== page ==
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[thimk, nota bene: my 2 cent opinion]

Senate Bill 289 would allow middle-income Alaskans to get grants and loans to make their homes more energy efficient. The bill is sponsored by Senator Lyman Hoffman of Bethel.

This will certainly be of help to many homeowners and to landlords such as Sen. Hoffman. I’m not so sure it can be effective in existing rental housing if landlords aren’t interested in upgrading. Bethel has no minimum standards for housing safety, even though it collects taxes on rentals. Thus, even “new” housing -may never become more economic for tenants [moldy or lacks insulation or is packed with electrical heating tape because the rehabbed ASHA (Alaska State Housing Authority) buildings don’t have reality-based pipe systems (this is a cold region, folks, without standards for the flush-haul system of water delivery and sewage pick-up)]

True Voices left an interesting comment at an APRN.org story on the Alaska senate bill to give rebates to make middle-income homes “greener”.

I hope that this bill will also help in moving up or move away from the ever eroding river banks… very old wiring, old paper style plywoods, all windows cracked & drafty, etc. And can’t QUALIFY to fix or get a livable dwelling, still trying to be independent.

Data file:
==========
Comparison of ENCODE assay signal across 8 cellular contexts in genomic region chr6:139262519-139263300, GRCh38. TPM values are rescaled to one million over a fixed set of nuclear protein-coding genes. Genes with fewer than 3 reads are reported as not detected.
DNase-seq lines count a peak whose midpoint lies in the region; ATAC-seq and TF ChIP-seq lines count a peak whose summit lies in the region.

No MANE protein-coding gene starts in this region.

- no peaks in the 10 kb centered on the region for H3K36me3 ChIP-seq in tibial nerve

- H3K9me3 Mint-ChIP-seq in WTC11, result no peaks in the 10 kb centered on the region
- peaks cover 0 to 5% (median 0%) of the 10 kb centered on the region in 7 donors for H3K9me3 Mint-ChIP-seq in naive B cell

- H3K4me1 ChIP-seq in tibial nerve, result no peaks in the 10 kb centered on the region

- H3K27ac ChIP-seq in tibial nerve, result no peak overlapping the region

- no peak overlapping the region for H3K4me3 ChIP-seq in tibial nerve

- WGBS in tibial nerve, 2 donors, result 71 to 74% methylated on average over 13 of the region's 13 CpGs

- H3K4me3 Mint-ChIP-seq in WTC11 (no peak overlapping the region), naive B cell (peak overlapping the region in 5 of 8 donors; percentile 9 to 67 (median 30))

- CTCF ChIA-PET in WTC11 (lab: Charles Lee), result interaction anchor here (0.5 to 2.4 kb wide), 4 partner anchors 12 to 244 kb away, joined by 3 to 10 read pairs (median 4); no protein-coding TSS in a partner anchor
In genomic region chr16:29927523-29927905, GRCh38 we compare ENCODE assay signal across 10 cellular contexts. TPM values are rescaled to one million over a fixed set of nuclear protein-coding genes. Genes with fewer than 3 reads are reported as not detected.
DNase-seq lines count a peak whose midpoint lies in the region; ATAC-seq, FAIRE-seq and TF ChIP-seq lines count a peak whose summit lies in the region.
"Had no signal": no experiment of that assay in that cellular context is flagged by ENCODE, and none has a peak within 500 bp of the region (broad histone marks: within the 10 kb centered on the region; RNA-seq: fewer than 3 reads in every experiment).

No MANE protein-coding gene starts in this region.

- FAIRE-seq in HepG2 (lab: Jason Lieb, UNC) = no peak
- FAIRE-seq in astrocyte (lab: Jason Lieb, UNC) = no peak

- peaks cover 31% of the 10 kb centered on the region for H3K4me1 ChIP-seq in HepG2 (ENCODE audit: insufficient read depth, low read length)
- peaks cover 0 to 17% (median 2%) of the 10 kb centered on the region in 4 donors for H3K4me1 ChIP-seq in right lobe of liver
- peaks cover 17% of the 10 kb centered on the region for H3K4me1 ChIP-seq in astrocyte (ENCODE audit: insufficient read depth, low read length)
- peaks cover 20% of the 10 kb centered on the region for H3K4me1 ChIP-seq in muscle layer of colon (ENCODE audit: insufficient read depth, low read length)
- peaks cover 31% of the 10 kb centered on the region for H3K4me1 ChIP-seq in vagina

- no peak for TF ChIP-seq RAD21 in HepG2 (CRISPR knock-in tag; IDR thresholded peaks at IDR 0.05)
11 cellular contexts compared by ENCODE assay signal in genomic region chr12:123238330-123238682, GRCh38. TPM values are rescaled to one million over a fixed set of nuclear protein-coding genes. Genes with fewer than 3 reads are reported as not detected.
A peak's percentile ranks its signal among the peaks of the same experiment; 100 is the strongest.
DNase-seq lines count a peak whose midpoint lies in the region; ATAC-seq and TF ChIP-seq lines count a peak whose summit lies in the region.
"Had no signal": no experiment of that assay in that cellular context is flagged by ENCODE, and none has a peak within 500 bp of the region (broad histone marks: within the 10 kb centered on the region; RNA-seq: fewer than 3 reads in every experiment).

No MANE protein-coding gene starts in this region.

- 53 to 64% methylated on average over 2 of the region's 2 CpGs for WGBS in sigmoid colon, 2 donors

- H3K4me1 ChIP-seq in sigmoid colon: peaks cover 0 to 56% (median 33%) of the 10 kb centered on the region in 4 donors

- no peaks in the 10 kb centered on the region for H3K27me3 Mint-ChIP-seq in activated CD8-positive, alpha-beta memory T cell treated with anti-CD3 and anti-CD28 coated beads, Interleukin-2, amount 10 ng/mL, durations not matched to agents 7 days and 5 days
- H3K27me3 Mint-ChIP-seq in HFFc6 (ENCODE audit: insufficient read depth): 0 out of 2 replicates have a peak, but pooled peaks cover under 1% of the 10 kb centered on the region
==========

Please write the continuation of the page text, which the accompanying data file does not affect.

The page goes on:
The comment is a succinct summary of what many face. If communities must be moved, the entire community is best moved together (the Davis Inlet to Natuashish incremental move had problems, especially for the older people, Remaining Innu of Davis Inlet feeling Abandoned). But TrueV points out what many individuals also face– imminent house collapse. The “home equity mortgage” bad loans do not work in many parts of the rural areas (housing may be expensive but it isn’t worth much as collateral). Older people in rural and frontier areas frequently don’t have excess/any retirement income. As in Bethel, there may not be any elder housing for 100s of miles (not even for assisted living or nursing homes). Weatherization and rehab funding often works best for situations outside of rural and remote places, with greater population density and civic resources.

The regulations written for emergency housing and relocation at the federal level (e.g., assistance from USDA Rural Development or Natural Resources Conservation Service) haven’t yet been translated into terms that allow rural areas to receive funding. For example, Homeland Security and Army Corps money might be applied if a highway collapse cuts off a town from its grocery stores. But we haven’t yet pointed out how collapsed stairways or river channel siltation also does the same thing, to the same proportion of people, even though the groceries are hunted. Electrical systems are critical homeland infrastructure– whether on a household or a city basis; the relative impact is the same. The applied funding and expertise isn’t. The long-term costs of not attending to adequate housing are so much more than the short-term expenses.

Thus, house by house a community melts into the river and initiates a constant family by family move into ever more crowded homes, ready themselves to collapse.

It may “take a village” to raise a child– a future citizen to assume statewide, national, and global responsibilities. But we don’t have genuine communities when older people must leave home or be trapped in substandard conditions.

How ever did the simple realization that a stitch in time saves nine become the regulatory: don’t call us if it’s less than a 500 million dollar or 500 thousand population crisis?


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